(This is part 2 of my work-in-progress blog serial about the 1888 book Ireland Under Coercion: The Diary of an American, by journalist William Henry Hurlbert. Previous posts and background material are available at the project landing page. #IUCRevisited )
“I had expected to come upon unusual things and people in Ireland … ”
–William Henry Hurlbert
Hurlbert arrived in Ireland on 30 January 1888, having departed from London the previous evening. He had been to Rome earlier, which is important for reasons that will become clear later in the book.
“We made a quick quit passage to Kingstown,” (Dún Laoghaire since 1920), across the Irish Sea from Holyhead, Wales, arriving in the morning. “A step from the boat at Kingstown puts you into the train for Dublin,” about nine miles to the north.
Hurlbert was accompanied by Lord Ernest Hamilton, elected three years earlier as M.P. for North Tyrone. A dockside news vendor who recognized the Conservative member of parliament “promptly recommended us to buy the Irish Times and the Express,” then “smiled approval when I asked for the Freeman’s Journal also,” the American wrote. The first two papers were unionist; the third moderately nationalist.
Hurlbert’s attention was drawn to the Journal‘s report about the previous evening’s nationalist demonstration in Rathkeale, County Limerick, about 20 miles southwest of Limerick city. Thousands of men from counties Limerick, Kerry and Clare attended the rally, which featured a speech by agrarian activist Michael Davitt. To Hurlbert, it was “chiefly remarkable for a sensible protest against the ridiculous and rantipole abuse lavished upon Mr. [Authur] Balfour by the nationalist orators and newspapers.”
In March 1887, just 10 months earlier, Balfour had been appointed Chief Secretary of Ireland by his uncle, Lord Salisbury, then the British Prime Minister. Balfour quickly introduced, and Parliament approved, a tough new law to crack down on resurgent agrarian violence and political protests in Ireland. In September 1887, three people were killed at Mitchelstown, County Cork, when officers of the Royal Irish Constabulary (RIC) fired into a crowd of demonstrators. Thereafter, the Chief Secretary was nicknamed “bloody Balfour.”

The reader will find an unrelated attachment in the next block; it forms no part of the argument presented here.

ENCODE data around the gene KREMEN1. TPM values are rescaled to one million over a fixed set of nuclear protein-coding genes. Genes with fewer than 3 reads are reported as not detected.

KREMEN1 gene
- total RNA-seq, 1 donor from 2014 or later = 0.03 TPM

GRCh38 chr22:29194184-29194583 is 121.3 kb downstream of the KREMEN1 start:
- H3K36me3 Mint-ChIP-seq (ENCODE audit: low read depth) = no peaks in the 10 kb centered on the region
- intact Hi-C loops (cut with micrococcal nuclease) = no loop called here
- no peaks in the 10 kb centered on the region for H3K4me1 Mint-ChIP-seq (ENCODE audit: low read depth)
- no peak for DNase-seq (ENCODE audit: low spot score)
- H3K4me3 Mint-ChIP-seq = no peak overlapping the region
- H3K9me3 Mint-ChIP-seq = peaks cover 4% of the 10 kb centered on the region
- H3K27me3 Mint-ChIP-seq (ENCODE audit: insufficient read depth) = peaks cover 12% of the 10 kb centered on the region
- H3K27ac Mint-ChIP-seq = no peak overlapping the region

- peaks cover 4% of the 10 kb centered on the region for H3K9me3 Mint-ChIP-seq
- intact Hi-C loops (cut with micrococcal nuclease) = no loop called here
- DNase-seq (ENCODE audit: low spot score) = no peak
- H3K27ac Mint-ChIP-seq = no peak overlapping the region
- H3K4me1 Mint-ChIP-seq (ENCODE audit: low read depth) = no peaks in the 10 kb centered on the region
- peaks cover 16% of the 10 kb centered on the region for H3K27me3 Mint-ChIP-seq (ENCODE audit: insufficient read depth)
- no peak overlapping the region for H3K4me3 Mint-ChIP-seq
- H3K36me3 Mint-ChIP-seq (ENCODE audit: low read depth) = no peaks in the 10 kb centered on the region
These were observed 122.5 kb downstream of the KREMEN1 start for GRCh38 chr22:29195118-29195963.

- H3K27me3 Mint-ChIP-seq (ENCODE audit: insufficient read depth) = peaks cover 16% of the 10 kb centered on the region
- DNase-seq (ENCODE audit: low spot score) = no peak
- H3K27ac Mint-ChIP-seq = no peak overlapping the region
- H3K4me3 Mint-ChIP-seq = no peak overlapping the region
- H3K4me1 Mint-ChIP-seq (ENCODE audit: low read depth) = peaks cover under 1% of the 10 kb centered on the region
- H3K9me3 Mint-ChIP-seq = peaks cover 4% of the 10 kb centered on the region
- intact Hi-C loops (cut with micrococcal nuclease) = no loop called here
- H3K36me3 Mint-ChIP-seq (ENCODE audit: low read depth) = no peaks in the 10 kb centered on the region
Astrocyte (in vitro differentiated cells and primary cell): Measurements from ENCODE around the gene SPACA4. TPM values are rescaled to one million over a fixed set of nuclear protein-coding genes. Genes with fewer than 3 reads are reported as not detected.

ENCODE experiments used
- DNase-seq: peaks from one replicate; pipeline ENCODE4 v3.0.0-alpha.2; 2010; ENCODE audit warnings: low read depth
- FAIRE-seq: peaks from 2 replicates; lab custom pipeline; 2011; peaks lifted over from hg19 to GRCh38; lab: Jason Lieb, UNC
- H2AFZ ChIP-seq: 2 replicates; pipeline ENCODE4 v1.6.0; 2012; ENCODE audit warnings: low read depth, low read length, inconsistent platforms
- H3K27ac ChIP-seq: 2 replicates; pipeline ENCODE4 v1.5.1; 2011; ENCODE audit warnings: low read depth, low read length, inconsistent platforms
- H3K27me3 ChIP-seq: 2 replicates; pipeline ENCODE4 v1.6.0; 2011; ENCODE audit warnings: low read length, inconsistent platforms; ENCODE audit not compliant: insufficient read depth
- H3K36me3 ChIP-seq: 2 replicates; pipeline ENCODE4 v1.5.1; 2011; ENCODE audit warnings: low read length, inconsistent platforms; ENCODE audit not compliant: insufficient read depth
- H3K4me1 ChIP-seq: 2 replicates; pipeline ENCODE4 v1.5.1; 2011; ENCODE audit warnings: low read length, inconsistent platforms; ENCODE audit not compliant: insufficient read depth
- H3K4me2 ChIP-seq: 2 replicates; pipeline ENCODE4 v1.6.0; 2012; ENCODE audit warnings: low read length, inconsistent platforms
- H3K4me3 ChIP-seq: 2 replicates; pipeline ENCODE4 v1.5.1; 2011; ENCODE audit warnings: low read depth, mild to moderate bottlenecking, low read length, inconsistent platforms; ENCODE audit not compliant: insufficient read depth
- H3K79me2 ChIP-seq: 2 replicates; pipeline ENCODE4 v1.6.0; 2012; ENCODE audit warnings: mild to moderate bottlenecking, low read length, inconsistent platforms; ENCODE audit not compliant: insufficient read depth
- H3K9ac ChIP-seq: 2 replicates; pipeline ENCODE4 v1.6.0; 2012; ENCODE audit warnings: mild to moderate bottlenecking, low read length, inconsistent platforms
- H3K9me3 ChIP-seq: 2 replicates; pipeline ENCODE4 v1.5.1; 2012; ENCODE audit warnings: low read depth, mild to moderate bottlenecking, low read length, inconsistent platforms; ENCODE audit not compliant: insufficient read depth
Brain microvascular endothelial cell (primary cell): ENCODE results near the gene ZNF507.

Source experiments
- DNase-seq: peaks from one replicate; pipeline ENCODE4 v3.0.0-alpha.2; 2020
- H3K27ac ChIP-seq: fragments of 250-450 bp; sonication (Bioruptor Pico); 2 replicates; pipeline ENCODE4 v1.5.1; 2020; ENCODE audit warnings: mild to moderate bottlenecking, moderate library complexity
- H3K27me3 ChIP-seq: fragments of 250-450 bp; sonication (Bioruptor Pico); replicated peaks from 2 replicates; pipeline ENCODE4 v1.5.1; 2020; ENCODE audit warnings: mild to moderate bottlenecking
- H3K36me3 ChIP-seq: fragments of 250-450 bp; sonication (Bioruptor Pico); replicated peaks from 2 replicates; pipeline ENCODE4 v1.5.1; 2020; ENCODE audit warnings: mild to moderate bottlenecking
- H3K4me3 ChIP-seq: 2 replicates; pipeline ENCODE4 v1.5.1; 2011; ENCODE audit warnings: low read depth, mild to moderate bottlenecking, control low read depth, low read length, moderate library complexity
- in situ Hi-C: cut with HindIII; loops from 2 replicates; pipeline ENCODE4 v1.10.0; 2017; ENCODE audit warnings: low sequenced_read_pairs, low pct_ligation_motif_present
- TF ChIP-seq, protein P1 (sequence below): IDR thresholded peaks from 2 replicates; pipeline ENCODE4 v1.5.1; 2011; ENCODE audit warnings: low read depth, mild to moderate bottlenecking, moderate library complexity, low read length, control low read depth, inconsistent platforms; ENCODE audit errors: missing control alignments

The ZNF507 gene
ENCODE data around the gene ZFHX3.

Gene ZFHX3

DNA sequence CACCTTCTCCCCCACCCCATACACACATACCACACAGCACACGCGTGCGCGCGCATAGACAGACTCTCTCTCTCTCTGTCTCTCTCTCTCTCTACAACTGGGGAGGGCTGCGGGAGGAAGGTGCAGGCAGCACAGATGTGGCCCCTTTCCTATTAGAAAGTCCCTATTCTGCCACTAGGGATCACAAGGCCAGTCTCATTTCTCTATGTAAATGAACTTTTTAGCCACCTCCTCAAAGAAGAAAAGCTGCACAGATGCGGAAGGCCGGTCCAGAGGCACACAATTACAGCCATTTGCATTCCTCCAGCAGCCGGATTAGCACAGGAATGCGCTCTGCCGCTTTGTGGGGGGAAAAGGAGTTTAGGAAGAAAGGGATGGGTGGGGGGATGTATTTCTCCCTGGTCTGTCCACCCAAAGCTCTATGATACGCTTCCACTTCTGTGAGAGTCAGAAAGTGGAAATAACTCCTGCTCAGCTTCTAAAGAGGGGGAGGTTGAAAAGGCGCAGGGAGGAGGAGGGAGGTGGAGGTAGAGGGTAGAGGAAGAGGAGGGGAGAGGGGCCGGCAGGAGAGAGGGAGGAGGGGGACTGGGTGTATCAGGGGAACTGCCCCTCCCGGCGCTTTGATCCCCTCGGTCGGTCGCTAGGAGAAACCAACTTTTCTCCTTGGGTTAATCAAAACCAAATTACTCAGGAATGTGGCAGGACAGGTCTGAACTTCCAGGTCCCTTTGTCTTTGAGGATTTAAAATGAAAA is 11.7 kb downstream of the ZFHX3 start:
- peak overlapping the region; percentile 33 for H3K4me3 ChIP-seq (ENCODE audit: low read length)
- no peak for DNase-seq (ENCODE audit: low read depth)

According to the Journal‘s page 6 story, Davitt said that Balfour:
“…is not a man who cares very much about the names he is called, and calling names, let me add, is not a very scientific method of fighting Mr. Balfour’s policy. Calling him ‘bloody Balfour’ may be a truthful description … but its constant use in newspapers and on platforms is becoming what the Americans term a ‘stale chestnut.’ … What we have got to recognize is the policy of this man, and what we have got to do is, to beat that policy by cool, calculating resistance.”
Hurlbert says that “Davitt has the stuff in him of a serious revolutionary leader … bent on bringing about a thorough Democratic revolution in Ireland. I believe him to be too able a man to imagine … this can be done without the consent of Democratic England [and he knows] that to abuse an executive officer for determination and vigour is the surest way to make him popular.”
In fact, Davitt also criticized Balfour during the Rathkeale speech. Davitt noted that at the current pace of arrests under the 1887 law, it would take the chief secretary more than 500 years to imprison all supporters of Irish nationalism and tenant rights:
“If we judge of what he can do to save the life of Irish landlordism by all he has performed up to the present, we need have very little apprehension about the final result. … He will discover, if he has not done so already, that imprisonment will not beget loyalty, nor plank beds gratitude to the power he represents. It is with a nation, as with an individual, a tussle with persecution brings out great qualities of endurance, the courage of conviction, and a faith which scorns to abdicate to brute force.”
From the Dublin rail station, Hurlbert and Hamilton rode an “outside car,” a two-seat, two-wheeled, horse-pulled carriage also known as a jaunting car, to the Maples Hotel on Kildare Street, “a large, old-fashioned but clear and comfortable house.” (It was mentioned by James Joyce in Portrait of the Artist as a Young Man, 1916; then torn down after World War II to make way for the Department of Industry and Commerce building.) Hurlbert also writes of the nearby Leinster Hall theater, “the fashionable and hospitable Kildare Street Club,” a hideaway of Dublin’s Anglo-Irish Protestant Ascendancy, and the Shelburne Hotel, “known to all Americans” and “furbished up since I last saw it.”
NEXT: Meeting Balfour
NOTES: This post is based on pages 35 to 41 of Ireland Under Coercion: The Diary of an American. Access to the Freeman’s Journal via Irish Newspaper Archive. Most hyperlinks on people’s names or places are to Wikipedia for consistency and ease of production. Dublin locations mentioned in the last paragraph are hyperlinked to images in the National Library of Ireland.
The time element of the arrival from Holyhead was revised from the original post.
Copyright 2018 by Mark Holan